Thu. Dec 1st, 2022

Bread

By nourishing us it allows us to live, in breaking it we express a sign of friendship, and it is a sign of unity.

It’s good to realise what the meaning of these signs are, so as to understand the Eucharist better.

Why bread? Why does Jesus during the Eucharist appear as bread? It’s difficult to reply to this question other than to state “because He wanted to”. However, it’s still worth looking at the symbolism of bread in this context. Because, that God, Jesus, becomes Bread for us, is an important sign for us.

Bread is not the food of nomads or gatherers. It is the bread of settled people. Farmers and the populations of cities who can stock up on the farmers’ flour or grain. In itinerant communities who move from place to place, and especially those gaining their food as hunter-gatherers, it’s much more difficult to make use of bread. Is this irrelevant? Not necessarily. Bread as food appears as the sign of a form of stability, a certain type of peace. These two reinforce each other; it’s obvious that farming requires peace. As troops march, as battles rage, crops are destroyed. And then a shortage of bread can quickly develop.

These perceptions of the role “bread” plays can also be found in the pages of the Bible. It is the most basic foodstuff. However, it is not the food of the poor. Sometimes there may be a shortage of bread for them. However, it is also not the food of the rich. They have other delicacies. On the pages of the Bible, “to eat bread” often means having enough to not be poor, to have what is most important, but without knowing luxury. And so, especially in connection with the cultivation of the land, it is a sign of peace and of an absence of serious concerns.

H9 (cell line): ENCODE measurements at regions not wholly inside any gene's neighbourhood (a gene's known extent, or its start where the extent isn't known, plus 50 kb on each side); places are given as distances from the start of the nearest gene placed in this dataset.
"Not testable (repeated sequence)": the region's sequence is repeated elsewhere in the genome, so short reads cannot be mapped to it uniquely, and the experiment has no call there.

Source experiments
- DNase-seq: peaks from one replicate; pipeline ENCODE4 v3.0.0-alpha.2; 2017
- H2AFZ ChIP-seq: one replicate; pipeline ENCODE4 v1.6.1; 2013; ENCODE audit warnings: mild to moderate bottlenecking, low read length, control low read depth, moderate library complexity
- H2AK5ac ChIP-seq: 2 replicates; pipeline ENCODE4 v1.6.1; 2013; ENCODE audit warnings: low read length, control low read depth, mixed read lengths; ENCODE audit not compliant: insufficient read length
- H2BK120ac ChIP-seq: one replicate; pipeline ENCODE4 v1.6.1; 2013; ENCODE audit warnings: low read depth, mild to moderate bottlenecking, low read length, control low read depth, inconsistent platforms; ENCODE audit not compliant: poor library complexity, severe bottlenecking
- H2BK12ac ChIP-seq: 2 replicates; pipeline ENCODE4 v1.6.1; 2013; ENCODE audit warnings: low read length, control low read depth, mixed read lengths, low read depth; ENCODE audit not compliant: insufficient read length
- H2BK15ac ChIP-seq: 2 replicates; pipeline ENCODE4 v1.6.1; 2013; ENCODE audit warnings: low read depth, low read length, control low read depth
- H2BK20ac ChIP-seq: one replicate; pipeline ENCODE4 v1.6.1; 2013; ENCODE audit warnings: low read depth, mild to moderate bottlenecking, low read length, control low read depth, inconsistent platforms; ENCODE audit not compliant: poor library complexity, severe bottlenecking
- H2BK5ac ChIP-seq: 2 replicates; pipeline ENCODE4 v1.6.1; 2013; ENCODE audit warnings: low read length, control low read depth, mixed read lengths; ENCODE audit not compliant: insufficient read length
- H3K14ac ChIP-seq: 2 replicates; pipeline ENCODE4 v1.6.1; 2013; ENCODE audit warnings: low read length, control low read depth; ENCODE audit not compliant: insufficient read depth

It’s appropriate to remind ourselves of the manna the Israelites ate during the exodus from Egypt. “I will rain bread from heaven” (Ex 16), because the grain, which was used to make flour and then bread (flatbreads, pancakes) were gathered from crops, but was found in the wilderness after the morning dew lifted. It wasn’t a gourmet food. Israel later complained that “For there is no food and no water, and we loathe this worthless food” (Num 21), though as it was, it allowed them to survive

Similarly, it’s worth recalling the story of Elijah and the widow of Zarephath during a famine; the widow decided to feed Elijah first and, then waiting for the promised miracle, she was not disappointed. There was no lack of flour in the jug nor of oil in the barrel. It can’t be said that thanks to Elijah that the widow and her son now knew how feast, but they could survive. And, of course, Jesus feeding the crowds by multiplying bread cannot be neglected. Without going into the theology of these events, even so they were not fed by Jesus with something unknown, but it was enough for them.

It is also in this spirit – a simple food, but sufficient for a peaceful life – that the bread of the Lord’s Prayer can be read. Asking for daily bread, we are asking for everything necessary for life. Not for unknown rarities; for the possibility of maintaining a modest, but still a state of relative safety; for a quiet everyday life.